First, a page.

Addressing the Critical Gap in the Health Care for Adolescent Girls

Women’s health tends to fall into two predominant categories when it comes to the big global health and development organizations: child health, and maternal health. There is a critical gap in the health care of young adolescent girls.

This is part of a series of stories on topics that are underreported in global health and development.

Women’s health tends to fall into two predominant categories when it comes to the big global health and development organizations: child health, and maternal health. But women’s health is much broader than taking care of young girls, and then picking up again once those young girls have become mothers. There is a critical gap in the health care of young adolescent girls.

“Yes, women and children are important. But the group that has been neglected the most are youth, adolescents,” Dr. Margaret Chan, the Director-General of the World Health Organization, said to a small handful of journalists during United Nations Week.

“We continue to see child marriage in so many countries,” Chan said, bringing up the recent example of an eight-year-old girl in Yemen who was forced to marry a 40-year-old man and died on their wedding night of internal injuries and bleeding. Indeed, child marriage and early childbearing are factors in the depressed status of adolescent women in counties like India, Pakistan, and Nigeria, UN experts say.

Roughly 16 million adolescent girls become mothers annually, according to the World Health Organization, with most of those happening in the world’s poorest countries. In the poorest countries, complications from adolescent pregnancy and birth is one of the top causes of death for girls aged 15 to 19 years, according to the WHO. Prioritizing equality and well-being for girls and women means many things, from ensuring access to education to awareness and provision of reproductive health care including access to contraceptives for girls before they become mothers, so that they can control their own family planning.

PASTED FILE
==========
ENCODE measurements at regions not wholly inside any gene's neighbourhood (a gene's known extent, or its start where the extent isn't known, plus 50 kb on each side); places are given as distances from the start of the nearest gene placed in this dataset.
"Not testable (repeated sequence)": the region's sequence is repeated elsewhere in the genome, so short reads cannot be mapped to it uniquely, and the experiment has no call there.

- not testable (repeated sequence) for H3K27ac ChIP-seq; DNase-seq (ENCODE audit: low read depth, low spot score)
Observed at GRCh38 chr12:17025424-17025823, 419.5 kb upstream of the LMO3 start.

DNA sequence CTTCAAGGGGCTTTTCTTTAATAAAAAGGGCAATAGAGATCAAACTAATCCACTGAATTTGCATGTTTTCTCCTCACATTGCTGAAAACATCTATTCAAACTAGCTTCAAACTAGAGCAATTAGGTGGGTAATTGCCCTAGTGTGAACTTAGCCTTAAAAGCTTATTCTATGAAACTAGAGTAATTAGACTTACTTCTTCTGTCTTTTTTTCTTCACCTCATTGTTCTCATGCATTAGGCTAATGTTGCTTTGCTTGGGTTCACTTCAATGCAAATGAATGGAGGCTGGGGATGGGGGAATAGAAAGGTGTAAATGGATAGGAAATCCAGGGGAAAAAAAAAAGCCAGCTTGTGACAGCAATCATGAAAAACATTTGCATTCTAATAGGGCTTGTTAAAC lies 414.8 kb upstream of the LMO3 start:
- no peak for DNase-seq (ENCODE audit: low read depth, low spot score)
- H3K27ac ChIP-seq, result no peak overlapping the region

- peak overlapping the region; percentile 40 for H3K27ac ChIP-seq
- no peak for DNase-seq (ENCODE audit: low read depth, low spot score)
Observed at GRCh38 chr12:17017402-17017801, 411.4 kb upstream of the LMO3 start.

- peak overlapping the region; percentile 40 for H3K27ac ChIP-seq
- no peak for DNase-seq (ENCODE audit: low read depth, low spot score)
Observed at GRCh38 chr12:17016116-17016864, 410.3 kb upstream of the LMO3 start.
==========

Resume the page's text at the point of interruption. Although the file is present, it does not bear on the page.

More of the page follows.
As the Girl Effect movement worldwide has shown, empowering girls is a huge driver of economic growth and poverty reduction. Health education is a pivotal part of that process. And the inverse is also true: if a girl is denied an education and becomes a mother when she is still an adolescent, data suggests that a generations-old cycle of poverty and disempowerment will continue.

Julian Meehan

Young leaders from around the world are gathering at the United Nations Headquarters in New York Saturday to address arguably the most urgent issue of our time. The Youth Climate Summit comes on the heels of an international strike spearheaded by Greta Thunberg, the 16-year-old climate activist from Sweden, who arrived in New York via emissions-free sailboat earlier this month.

Translated from Swedish, "berg" means "mountain," so it may feel fated that a young woman with Viking blood in her veins and summit in her name would be at the helm. But let's go out on a limb and presume Thunberg, in keeping with most activists, would chafe at the notion of pre-ordained "destiny," and rightly so. Destiny is passive — it happens to you. It's also egomaniacal. Change, on the other hand, is active; you have to fight. And it is humble. "We need to get angry and understand what is at stake," Thunberg declared. "And then we need to transform that anger into action."